"Remember, you are now children of the Turquoise Waters. We are your brothers and sisters. We will shelter you. But in return you will provide for your family". Mogali embraced and kissed each of the women on their cheeks. "Come, I will introduce you to a most cunning man who knows many secrets!"

The temple hides an entry to the undercity. Ancient neighbourhoods buried in layers under the traffic filled streets . In a workshop, hidden from the prying eyes of the Cats, lives Nagarjuna. He knows many secrets that trespass on the monopoly of the Violet Citadel. Now he practices the arts of kemia for the outcasts and homeless.

After hours mixing root vegetables and toxic sediments, the transformation is complete. A pale red glow coming from the furs lights the room. Of course the glow washes off in water...

That evening, the girls wind their way through the twisting corridors of the undercity. An unremarkable staircase leads to the basement of an opium house in the foreign quarter of the city. There they meet a translator and two men. They look strange. Tight black coats, high collars, heavy boots, gold buttons and twisted ropes hanging from their shoulders. Their pink skin was slick with sweat even in the cool afternoon. The translator carries out much of the negotiation, assisted by the exaggerated mime of Vijaya.

About to be swindled and doesn't know it.
A tale of elemental creatures birthed in distant volcanoes. Herds of sheep blackened by the fiery breath of ember-wolves. Herders chased by mountain ash-elk. The foreigners are entranced by the tales of hunters rushing to preserve hides before they dissolve in the damp snowy nights. Both men are salivating at the sight of the glowing prizes.

Note - this was the part I detested. Trying to work out the outcome of a price negotiation is always hard at the best of times.... I estimated each "sack" held 10 hides. in Yoon-Suin a hide goes for 5 silver... so 15 gold for the lot at base prices. I proposed the "pitch" as a performance w/ advantage: Vijaya rolled a crit. For that I estimated that the foreigners considered the hides as a "common magical item". 100g each hide, So being the cheap bastards they are, they offered 750g for the lot.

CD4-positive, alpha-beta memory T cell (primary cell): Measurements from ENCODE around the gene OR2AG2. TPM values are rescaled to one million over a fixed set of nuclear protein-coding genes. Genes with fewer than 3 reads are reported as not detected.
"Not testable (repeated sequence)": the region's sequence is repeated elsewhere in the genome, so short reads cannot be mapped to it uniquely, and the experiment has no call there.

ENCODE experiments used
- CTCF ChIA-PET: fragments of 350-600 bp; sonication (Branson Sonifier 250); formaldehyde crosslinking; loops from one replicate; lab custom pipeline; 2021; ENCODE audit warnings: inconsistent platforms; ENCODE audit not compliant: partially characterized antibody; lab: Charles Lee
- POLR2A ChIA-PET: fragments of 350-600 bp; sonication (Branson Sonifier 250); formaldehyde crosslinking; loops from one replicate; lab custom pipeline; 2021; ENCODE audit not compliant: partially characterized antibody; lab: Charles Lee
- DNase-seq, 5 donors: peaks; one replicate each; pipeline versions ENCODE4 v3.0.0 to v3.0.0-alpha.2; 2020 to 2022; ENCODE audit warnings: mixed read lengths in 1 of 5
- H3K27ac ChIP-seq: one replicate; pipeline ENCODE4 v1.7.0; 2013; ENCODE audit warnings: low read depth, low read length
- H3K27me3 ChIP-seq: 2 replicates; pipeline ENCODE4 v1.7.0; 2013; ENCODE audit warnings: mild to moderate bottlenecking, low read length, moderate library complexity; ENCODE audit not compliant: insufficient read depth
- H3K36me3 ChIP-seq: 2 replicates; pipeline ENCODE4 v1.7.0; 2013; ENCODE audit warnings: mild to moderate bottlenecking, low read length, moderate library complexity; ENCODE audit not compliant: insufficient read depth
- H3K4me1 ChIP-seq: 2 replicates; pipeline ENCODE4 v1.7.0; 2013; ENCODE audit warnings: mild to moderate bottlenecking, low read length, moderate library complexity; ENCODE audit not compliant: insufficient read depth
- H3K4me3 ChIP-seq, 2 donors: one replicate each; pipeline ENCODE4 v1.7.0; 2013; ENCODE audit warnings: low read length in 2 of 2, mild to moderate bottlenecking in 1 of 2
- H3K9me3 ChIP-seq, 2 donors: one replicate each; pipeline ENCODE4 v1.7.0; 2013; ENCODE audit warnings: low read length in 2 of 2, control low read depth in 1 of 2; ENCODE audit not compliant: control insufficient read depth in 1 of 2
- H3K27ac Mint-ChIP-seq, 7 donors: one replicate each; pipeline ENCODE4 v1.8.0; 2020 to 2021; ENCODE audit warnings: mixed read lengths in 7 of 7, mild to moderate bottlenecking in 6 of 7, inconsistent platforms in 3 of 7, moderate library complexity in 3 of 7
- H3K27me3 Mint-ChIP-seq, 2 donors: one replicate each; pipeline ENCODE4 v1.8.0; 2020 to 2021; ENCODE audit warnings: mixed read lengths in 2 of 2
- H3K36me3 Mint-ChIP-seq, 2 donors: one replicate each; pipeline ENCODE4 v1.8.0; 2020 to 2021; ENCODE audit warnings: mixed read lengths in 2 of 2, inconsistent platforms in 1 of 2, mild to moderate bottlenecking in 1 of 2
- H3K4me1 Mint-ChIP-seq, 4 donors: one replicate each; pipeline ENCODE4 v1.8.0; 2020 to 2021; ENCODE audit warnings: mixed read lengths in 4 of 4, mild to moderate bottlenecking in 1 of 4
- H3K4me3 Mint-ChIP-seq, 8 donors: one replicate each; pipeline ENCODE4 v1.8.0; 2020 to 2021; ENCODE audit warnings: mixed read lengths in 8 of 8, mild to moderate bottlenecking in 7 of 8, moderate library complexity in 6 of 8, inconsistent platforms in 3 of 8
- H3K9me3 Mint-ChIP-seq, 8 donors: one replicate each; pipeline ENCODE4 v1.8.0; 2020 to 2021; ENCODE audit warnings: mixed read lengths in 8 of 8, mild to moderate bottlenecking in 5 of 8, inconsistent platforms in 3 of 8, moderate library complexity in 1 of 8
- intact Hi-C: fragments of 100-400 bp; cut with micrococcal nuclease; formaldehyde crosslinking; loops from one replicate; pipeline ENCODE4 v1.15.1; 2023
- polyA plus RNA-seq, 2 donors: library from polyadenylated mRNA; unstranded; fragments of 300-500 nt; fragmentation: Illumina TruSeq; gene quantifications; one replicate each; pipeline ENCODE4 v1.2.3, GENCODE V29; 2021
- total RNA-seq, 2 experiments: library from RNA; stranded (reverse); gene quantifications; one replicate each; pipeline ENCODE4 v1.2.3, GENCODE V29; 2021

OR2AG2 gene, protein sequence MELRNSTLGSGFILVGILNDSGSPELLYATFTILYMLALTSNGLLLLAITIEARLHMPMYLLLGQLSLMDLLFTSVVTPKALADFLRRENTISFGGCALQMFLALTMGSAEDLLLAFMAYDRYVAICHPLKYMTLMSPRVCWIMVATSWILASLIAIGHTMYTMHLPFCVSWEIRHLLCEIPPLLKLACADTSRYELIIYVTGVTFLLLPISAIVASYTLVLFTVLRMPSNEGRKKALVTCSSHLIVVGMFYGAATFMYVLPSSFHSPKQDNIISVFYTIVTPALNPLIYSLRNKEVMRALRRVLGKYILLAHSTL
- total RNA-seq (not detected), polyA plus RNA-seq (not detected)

Archana knew this would not be enough (the 50% cut),  so tried to push for 5000g. But she failed her roll. With the foreigners getting ready to leave, Vijaya wanted to try one more ruse. Telling the foreigners that the creatures only spawned during eruptions.  With a disadvantaged roll she managed a 19, then added her charisma bonus and charlatan background.

I ruled that the foreigners would be willing to pay their full price on their original estimate... 3000g

When the girls returned to the temple and showed their take to Mogali, he was very impressed. He happily divided the chest of gold, and even generously offered to keep their share for safekeeping against the untrustworthy inhabitants of the city". The girls regretfully declined.

The next day was spent looking through the markets for horses, supplies and wagons. They managed to buy their dream wagon (it even had a canvas cover to protect the driver from rain or sun), tools, and food supplies to send up to Highpass. Matron Rha Ki introduced them to a trustworthy caravan driver. The girls hired him to make the 2 week round trip to deliver the cargo and pick up something to sell back in town. They paid cash up front for a month.

Next, they plan to take a look at the hiring auditions at the Violet Citadel

* * *

That was the end of session 1.

I quite enjoyed how it came out of a couple of random dice rolls, a few scribbled lines in my notebook, and a random encounter. I did notice that i was REALLY stressed about how to value the "improved furs". I should have figured out they would do something like that.

Note - I have to bring back Puukas, their friendly street cat, and Nagarjuna the alchemist. I enjoyed both those characters. Mogali was supposed to be a "friendly uncle", but for some reason all my players consider him to be "the evil mastermind".... Not sure what to do about that.

Friday, November 30, 2018

Into the Violet City

On first entering the Violet City
(Waterside by Theo Prins)

It feels normal to play RPGs with people like yourself. That means in this case playing with people in the restaurant industry. As a side effect, sometimes work shifts move and someone cant turn up.

Life happens.

But the game must go on!

A week of hiking through valleys and riding in riverboats. Now the girls from Highpass reach the Violet City of the Cats. They have brought with them the 3 sacks of furs gathered from the long winter. Tired and footsore they finally step off the boat.

It is overwhelming. Bright coloured awnings, garish silks, skin glistening with sweat. Burning incense, wood smoke, refuse in the gutters, a rotting body floating in the river. Chanting monks, squeals of children, hawkers pitching their wares, angry accusations of theft.

People in many hued robes and rags. Pale foreigners sweating in their tight suits. Scaled slaves painted with house colours. Flashes of bright newtlings scavenging in the shadows. And peeking from corners or riding on shoulders - the Cats, watching.